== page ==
From Plant Press, Vol. 19, No. 4, October 2016.
By Craig Costion
Extinction of species is perhaps the one underlying core outcome that all conservation professionals and biologists seek to avoid. Billions of dollars are spent annually throughout the world from donor organizations, governments, and passionate individuals to prevent species from extirpation. This has proven successful for many species, though to date the vast majority of effort has been devoted to charismatic species or those lucky enough to simply be likeable. Plants, though undoubtedly important to people, seem to lack this money attracting charisma.
A recent study indicated that even though 57 percent of the species on the U.S. federal endangered species list were plants, less than 4 percent of the federal budget for all listed species went to plants. The study found a similar pattern in other countries. This cultural bias, which shows a preference to fund the conservation and study of animals over plants, has become known as “plant blindness.” Many of us are familiar with the saying that many of the world’s plant species are likely to go extinct before they are formally described. Perhaps only a few of us however, can say they have watched this actually happen. What follows is a real life story about the narrow window between plant discovery and extinction.
Timonius salsedoi (Rubiaceae) was described in 1987 by the late Smithsonian botanist, Ray Fosberg and named after a former Peace Corps volunteer that made collections for Fosberg. The species description was based on only one collection from a tiny island less than 1 km2 in the archipelago of Palau. Since Fosberg had collected Timonius extensively throughout Palau, and published a monograph on the genus, the species was presumed to only occur on this small island. I was not entirely convinced, and suspected it was a variant of one of the more widespread species. However, it was equally plausible that this species was a remnant of a once more common species.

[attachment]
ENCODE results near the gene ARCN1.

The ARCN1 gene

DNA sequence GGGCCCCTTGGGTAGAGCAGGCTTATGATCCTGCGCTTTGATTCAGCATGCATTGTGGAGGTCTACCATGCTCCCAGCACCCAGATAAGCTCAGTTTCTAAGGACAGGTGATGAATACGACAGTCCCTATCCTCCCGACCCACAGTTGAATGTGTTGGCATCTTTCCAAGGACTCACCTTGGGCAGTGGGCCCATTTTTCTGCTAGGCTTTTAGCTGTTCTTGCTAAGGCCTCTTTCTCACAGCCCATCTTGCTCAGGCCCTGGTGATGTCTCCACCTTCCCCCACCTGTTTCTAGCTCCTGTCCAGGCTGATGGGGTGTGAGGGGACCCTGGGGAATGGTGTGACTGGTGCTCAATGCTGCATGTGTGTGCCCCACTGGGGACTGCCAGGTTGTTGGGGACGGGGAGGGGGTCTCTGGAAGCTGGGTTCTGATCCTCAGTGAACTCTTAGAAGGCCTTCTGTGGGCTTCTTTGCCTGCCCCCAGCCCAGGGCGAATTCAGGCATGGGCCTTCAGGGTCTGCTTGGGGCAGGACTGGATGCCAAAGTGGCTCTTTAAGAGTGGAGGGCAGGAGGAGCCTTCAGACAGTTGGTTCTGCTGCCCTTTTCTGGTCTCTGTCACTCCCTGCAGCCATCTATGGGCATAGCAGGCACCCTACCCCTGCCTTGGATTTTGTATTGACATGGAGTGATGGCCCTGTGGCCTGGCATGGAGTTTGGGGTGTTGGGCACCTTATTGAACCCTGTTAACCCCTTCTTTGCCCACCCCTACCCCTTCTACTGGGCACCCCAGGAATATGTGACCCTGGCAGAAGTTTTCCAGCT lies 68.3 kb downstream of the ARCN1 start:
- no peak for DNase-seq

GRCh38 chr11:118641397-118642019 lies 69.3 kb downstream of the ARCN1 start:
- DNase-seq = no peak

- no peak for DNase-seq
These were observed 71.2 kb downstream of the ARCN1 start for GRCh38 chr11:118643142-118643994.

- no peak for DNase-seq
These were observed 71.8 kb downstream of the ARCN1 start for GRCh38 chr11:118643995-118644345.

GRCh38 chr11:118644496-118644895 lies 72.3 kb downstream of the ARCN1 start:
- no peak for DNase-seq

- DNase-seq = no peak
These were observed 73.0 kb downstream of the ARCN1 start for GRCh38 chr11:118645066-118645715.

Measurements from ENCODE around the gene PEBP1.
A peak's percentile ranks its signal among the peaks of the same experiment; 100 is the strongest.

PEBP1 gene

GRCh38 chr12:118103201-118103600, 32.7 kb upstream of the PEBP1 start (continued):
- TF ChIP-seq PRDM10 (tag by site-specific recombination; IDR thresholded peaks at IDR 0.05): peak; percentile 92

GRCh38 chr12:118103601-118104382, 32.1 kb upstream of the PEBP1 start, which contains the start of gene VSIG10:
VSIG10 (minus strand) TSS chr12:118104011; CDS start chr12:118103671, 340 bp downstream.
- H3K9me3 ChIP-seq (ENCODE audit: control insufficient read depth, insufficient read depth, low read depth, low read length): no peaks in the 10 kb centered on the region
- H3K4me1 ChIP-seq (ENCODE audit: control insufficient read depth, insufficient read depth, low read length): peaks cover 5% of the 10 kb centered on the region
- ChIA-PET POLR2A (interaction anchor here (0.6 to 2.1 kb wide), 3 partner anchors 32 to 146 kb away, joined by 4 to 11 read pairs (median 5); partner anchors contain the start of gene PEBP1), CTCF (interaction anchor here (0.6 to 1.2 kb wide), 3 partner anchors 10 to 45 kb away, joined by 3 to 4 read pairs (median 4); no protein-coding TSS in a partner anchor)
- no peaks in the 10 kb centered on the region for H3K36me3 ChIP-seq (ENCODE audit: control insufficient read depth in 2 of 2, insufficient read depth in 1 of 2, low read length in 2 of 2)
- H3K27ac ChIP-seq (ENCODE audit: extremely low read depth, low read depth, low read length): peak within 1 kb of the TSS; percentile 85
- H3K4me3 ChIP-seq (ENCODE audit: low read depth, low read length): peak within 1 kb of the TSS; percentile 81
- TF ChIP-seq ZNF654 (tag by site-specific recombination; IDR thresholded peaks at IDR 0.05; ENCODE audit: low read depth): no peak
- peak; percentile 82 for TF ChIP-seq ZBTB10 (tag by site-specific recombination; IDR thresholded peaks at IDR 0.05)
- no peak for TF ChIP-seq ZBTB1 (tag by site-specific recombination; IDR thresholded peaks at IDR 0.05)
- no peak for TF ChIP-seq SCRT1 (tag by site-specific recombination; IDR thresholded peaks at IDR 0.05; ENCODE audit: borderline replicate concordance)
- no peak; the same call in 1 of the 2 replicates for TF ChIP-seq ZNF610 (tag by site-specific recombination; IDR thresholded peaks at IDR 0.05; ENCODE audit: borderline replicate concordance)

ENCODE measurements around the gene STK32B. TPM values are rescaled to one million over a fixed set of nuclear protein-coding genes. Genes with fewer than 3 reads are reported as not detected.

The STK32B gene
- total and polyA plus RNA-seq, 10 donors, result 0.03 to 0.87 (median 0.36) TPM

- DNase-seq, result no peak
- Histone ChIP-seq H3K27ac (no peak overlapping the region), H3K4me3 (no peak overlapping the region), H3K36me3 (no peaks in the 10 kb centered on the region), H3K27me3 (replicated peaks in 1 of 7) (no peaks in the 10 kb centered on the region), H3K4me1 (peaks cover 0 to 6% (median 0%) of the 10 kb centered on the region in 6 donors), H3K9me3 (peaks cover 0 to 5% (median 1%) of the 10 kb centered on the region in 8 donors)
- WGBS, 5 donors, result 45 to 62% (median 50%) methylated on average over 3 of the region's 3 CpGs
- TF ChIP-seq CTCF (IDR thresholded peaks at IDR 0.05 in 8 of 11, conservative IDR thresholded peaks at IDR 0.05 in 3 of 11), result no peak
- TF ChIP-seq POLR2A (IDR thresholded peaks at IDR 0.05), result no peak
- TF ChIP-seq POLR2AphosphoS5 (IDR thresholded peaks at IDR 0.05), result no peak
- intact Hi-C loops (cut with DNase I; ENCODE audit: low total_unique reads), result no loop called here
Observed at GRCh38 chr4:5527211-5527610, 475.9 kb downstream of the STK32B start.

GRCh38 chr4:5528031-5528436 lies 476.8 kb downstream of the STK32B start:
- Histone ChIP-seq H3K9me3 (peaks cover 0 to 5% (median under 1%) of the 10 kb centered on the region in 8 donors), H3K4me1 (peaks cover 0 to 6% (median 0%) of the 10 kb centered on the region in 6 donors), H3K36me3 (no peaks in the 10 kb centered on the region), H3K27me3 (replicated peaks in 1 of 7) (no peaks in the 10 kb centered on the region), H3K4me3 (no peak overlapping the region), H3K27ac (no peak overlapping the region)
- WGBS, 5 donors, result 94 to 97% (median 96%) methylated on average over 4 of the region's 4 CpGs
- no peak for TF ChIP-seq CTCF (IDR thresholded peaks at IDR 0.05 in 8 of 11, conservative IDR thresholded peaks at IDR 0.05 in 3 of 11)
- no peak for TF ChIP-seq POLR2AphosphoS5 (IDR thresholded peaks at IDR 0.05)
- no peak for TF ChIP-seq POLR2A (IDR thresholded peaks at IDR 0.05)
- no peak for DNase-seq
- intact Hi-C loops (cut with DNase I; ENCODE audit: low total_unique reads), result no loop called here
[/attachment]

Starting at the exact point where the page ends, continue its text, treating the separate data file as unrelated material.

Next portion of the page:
Palau is an island complex of ancient volcanic islands (~36 million years ago) and more recent uplifted limestone karst islands (~1 million years ago). Very different vegetation associations occur on these islands and both have a lot of intact forest. The capital city, Koror, sits in the middle of these two major island groups, spread across three small volcanic islands, including Malakal which is the smallest of the three. These three volcanic islands are entirely urban today. Only two patches of forest remain, one of them on Malakal where Fosberg collected the type of T. salsedoi. If Fosberg was correct, then this species may have previously occurred across the islands that are now entirely urban.